Mississippi State coach Mike Leach was still being asked his thoughts Wednesday about the bizarre punt play in the fourth quarter of last week's loss to Memphis, and two apparent mistakes — one of them acknowledged — by SEC officials.
Leach still wasn't sure he wanted to pay to discuss them.
Regardless, the situation on the same Saturday as another significant error by SEC officials in Auburn's loss at Penn State has put the men and women in stripes exactly where they never like to be: the spotlight.
“There is not a lot I can do differently. I clearly have some thoughts,” acknowledged Leach, whose team plays LSU this weekend. “I just have to figure out if I'm interest in making an investment in airing those thoughts. There is sort of a price to play this particular game. I kind of reserve the right to do that. It is still an option on the table.”
There might be no more difficult job in college football than officiating, particularly as teams have embraced wide open offenses, rapid substitutions, faster tempos and more exotic looks. And the reality is that the two plays that shone a nasty spotlight on the SEC on Saturday were but two of hundreds that its officials were forced to watch last weekend.
Still, they are also were mistakes egregious enough — particularly with instant replay available — that many coaches, players and fans are no doubt left wondering whether they can count on SEC officials to handle their games.
The more noteworthy mistakes, if only because it directly affected the outcome, came in the Bulldogs' game.
It happened with Memphis leading 21-17 and 5:58 left in the fourth quarter. The Bulldogs punted and two players made contact with the ball in an attempt to down it, though neither ever actually possessed it, and the back judge waved his arms over his head to signal the play was dead. But with no whistle blowing, the Tigers' Calvin Austin III alertly grabbed the ball and took off, running nearly the length of the field for a clinching touchdown.
The league said in a statement that Austin was allowed to pick the ball up because “the kicked ball remained live by rule, since it was not possessed by a player,” though more than a few would disagree with the interpretation. Where that was no gray area was this: The play should have been reversed because of the official's signal.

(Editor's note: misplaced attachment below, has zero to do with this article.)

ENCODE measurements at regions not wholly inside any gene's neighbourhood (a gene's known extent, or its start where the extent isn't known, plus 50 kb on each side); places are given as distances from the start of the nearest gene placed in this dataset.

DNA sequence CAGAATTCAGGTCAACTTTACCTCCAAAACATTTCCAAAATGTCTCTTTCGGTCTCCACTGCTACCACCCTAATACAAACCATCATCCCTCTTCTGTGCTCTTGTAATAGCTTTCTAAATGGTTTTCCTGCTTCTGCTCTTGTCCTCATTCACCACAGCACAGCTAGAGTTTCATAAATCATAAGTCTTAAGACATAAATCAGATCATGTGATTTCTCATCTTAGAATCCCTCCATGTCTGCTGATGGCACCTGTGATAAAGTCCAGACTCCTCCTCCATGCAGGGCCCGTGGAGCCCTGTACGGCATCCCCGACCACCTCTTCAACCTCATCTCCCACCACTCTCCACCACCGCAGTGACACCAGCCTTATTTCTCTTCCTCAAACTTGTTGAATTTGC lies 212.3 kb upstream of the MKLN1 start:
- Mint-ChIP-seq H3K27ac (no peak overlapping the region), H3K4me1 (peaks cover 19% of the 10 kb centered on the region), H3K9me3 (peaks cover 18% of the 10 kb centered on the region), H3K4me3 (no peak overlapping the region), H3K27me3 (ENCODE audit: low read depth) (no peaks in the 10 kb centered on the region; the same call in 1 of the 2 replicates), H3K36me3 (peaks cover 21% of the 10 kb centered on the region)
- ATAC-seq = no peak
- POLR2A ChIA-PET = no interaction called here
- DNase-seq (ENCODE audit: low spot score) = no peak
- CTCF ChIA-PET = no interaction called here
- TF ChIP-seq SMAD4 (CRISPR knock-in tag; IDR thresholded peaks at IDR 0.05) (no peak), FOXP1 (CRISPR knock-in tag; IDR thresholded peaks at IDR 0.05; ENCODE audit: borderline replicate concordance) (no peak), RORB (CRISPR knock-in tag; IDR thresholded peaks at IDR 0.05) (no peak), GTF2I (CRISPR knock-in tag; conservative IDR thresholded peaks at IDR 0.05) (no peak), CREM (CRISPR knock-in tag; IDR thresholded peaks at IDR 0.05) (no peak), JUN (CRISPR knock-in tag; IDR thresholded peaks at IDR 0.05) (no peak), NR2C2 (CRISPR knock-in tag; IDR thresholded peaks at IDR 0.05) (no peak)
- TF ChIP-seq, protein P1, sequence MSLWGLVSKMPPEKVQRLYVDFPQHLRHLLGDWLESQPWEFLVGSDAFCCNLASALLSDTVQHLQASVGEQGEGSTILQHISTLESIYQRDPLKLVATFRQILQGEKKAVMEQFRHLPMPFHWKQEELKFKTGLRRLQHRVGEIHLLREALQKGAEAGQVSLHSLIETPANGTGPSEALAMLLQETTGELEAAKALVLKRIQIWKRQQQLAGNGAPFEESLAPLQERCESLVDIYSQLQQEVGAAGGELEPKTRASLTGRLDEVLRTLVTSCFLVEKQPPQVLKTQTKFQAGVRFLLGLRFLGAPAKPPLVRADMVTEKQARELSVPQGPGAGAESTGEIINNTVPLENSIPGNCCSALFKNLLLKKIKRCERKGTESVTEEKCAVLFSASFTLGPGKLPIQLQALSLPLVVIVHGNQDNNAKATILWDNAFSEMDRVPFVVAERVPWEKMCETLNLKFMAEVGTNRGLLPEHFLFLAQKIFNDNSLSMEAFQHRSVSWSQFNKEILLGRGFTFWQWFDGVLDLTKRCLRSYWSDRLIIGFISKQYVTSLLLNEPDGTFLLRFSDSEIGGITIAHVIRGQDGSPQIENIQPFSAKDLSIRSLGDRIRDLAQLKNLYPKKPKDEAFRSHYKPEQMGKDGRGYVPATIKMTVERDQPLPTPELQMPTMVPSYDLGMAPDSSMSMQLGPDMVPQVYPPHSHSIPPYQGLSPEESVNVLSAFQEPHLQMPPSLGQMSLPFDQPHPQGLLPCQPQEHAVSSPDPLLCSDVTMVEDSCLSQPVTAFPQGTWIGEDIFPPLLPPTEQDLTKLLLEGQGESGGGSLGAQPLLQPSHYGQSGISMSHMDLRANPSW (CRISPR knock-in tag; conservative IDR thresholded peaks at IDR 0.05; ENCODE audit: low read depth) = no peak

“The subsequent review would have placed the ball at the spot where the signal was made,” the SEC said.
Leach said he was told Saturday that all plays are reviewed, and that the punt play had already been confirmed.
Evidently, the officials doing the review also missed the fact hat Memphis had two players on the field wearing the No. 4, which is also a violation and should have resulted in a 5-yard penalty.
“It is extremely disappointing when student-athletes are not fully in control of a game's outcome,” Mississippi State athletic director John Cohen said, “especially when taking into consideration the time, effort and resources put into an officiating system created to eliminate human error on the field whenever possible.”
It didn't eliminate human error in Happy Valley, either.
Early in the second quarter, the officials simply forgot an entire down — all of them — and Penn State was forced to punt on third down. Not surprisingly, Nittany Lions coach James Franklin was still baffled after the game.
Good thing they won or he might have been downright irate.
"I talked to all of them. They all agreed,” Franklin said. “I kept bringing them over and saying, ‘It’s not accurate.’ I don’t know what else I can tell you, but they all concurred with the officials. They got the headset, they talked to each other and they all agreed. They ran it by replay, they agreed as well. I don’t know what else I can do or what else I can say.”
The SEC had something to say: “The error was discovered during the media timeout that followed the punt,” the league said in a statement after the game, “and by rule it could not be corrected at that time.”
As far as Leach is concerned, at least make sure it's correct next time.
“Our team doesn't need to worry about that. We had ample opportunities to do things differently," he said while choosing to take a diplomatic approach. “The biggest thing is we need to worry about ourselves and what we think is most important. (The players) don't dwell on that at all. I handle that and our administration and the league — they handle that, and we focus on playing one play at a time. We've got to get better at that. That's the biggest thing.”
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